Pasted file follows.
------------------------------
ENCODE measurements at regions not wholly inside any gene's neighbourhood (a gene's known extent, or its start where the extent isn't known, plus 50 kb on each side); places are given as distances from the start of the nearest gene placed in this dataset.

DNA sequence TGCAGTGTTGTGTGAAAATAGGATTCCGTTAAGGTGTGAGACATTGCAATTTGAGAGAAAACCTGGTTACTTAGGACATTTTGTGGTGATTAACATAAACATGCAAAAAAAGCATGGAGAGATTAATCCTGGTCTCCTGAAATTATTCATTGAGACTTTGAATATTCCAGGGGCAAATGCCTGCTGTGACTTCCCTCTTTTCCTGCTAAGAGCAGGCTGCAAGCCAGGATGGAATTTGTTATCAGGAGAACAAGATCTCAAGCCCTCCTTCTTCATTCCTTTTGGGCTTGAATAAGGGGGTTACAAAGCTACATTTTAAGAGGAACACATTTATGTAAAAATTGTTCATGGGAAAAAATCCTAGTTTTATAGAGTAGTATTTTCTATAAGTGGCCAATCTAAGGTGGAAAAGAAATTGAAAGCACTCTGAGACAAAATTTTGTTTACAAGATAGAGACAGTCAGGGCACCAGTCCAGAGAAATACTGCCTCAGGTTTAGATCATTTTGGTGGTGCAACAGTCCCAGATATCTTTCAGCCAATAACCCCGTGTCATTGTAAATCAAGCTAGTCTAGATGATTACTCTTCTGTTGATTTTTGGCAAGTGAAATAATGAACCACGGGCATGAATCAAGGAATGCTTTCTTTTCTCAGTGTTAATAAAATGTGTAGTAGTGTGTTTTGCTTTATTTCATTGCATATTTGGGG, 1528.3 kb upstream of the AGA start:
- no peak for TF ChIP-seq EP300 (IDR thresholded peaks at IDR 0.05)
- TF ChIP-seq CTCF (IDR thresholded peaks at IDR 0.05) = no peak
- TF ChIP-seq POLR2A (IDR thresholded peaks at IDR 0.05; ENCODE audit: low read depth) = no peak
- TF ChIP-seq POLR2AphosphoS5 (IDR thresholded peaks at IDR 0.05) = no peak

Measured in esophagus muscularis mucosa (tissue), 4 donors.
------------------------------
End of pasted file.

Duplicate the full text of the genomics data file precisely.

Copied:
ENCODE measurements at regions not wholly inside any gene's neighbourhood (a gene's known extent, or its start where the extent isn't known, plus 50 kb on each side); places are given as distances from the start of the nearest gene placed in this dataset.

DNA sequence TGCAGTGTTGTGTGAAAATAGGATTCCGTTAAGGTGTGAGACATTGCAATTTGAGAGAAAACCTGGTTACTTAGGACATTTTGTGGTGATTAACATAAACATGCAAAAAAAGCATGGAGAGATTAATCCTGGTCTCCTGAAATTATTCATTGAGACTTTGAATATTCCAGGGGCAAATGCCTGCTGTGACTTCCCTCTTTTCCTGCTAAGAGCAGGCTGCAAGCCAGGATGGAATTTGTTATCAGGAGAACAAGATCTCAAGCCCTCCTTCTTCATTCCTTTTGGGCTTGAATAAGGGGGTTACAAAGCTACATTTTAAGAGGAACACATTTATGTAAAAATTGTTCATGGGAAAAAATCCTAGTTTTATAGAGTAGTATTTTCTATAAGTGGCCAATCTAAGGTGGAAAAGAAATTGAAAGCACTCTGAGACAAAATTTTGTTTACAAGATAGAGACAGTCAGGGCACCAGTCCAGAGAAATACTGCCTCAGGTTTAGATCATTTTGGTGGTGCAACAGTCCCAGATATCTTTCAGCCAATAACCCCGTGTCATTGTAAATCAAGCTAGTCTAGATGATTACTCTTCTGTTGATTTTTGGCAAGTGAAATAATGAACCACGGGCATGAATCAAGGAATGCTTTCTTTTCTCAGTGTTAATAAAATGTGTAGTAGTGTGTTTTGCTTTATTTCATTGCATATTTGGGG, 1528.3 kb upstream of the AGA start:
- no peak for TF ChIP-seq EP300 (IDR thresholded peaks at IDR 0.05)
- TF ChIP-seq CTCF (IDR thresholded peaks at IDR 0.05) = no peak
- TF ChIP-seq POLR2A (IDR thresholded peaks at IDR 0.05; ENCODE audit: low read depth) = no peak
- TF ChIP-seq POLR2AphosphoS5 (IDR thresholded peaks at IDR 0.05) = no peak

Measured in esophagus muscularis mucosa (tissue), 4 donors.